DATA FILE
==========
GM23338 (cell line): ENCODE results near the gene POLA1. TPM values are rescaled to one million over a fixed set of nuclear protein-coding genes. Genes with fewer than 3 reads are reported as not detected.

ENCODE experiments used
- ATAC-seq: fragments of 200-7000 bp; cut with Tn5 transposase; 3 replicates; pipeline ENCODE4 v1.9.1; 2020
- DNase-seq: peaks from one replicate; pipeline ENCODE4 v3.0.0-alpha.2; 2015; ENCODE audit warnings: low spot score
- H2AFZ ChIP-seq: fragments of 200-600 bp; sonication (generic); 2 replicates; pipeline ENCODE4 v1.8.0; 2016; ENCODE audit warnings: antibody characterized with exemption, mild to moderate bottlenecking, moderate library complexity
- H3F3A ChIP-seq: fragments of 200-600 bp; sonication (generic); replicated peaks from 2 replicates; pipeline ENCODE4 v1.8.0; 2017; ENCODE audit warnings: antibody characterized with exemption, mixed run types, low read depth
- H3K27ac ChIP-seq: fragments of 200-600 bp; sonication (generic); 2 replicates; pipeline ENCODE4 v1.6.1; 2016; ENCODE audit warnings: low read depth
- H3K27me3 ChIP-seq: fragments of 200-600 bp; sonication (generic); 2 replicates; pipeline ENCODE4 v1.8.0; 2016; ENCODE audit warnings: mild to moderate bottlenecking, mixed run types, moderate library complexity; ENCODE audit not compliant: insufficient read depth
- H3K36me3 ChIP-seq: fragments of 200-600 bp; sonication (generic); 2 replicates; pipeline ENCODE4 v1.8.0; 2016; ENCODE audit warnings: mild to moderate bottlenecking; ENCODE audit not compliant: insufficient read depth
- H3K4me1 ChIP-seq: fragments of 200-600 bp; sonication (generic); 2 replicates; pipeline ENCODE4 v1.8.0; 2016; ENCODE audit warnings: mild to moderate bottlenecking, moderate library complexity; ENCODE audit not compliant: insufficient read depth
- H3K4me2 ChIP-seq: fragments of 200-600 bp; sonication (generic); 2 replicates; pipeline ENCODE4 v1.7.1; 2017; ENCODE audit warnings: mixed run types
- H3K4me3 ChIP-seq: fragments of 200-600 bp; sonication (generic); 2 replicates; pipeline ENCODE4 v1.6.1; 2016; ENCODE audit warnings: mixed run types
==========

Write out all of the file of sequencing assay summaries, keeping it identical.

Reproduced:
GM23338 (cell line): ENCODE results near the gene POLA1. TPM values are rescaled to one million over a fixed set of nuclear protein-coding genes. Genes with fewer than 3 reads are reported as not detected.

ENCODE experiments used
- ATAC-seq: fragments of 200-7000 bp; cut with Tn5 transposase; 3 replicates; pipeline ENCODE4 v1.9.1; 2020
- DNase-seq: peaks from one replicate; pipeline ENCODE4 v3.0.0-alpha.2; 2015; ENCODE audit warnings: low spot score
- H2AFZ ChIP-seq: fragments of 200-600 bp; sonication (generic); 2 replicates; pipeline ENCODE4 v1.8.0; 2016; ENCODE audit warnings: antibody characterized with exemption, mild to moderate bottlenecking, moderate library complexity
- H3F3A ChIP-seq: fragments of 200-600 bp; sonication (generic); replicated peaks from 2 replicates; pipeline ENCODE4 v1.8.0; 2017; ENCODE audit warnings: antibody characterized with exemption, mixed run types, low read depth
- H3K27ac ChIP-seq: fragments of 200-600 bp; sonication (generic); 2 replicates; pipeline ENCODE4 v1.6.1; 2016; ENCODE audit warnings: low read depth
- H3K27me3 ChIP-seq: fragments of 200-600 bp; sonication (generic); 2 replicates; pipeline ENCODE4 v1.8.0; 2016; ENCODE audit warnings: mild to moderate bottlenecking, mixed run types, moderate library complexity; ENCODE audit not compliant: insufficient read depth
- H3K36me3 ChIP-seq: fragments of 200-600 bp; sonication (generic); 2 replicates; pipeline ENCODE4 v1.8.0; 2016; ENCODE audit warnings: mild to moderate bottlenecking; ENCODE audit not compliant: insufficient read depth
- H3K4me1 ChIP-seq: fragments of 200-600 bp; sonication (generic); 2 replicates; pipeline ENCODE4 v1.8.0; 2016; ENCODE audit warnings: mild to moderate bottlenecking, moderate library complexity; ENCODE audit not compliant: insufficient read depth
- H3K4me2 ChIP-seq: fragments of 200-600 bp; sonication (generic); 2 replicates; pipeline ENCODE4 v1.7.1; 2017; ENCODE audit warnings: mixed run types
- H3K4me3 ChIP-seq: fragments of 200-600 bp; sonication (generic); 2 replicates; pipeline ENCODE4 v1.6.1; 2016; ENCODE audit warnings: mixed run types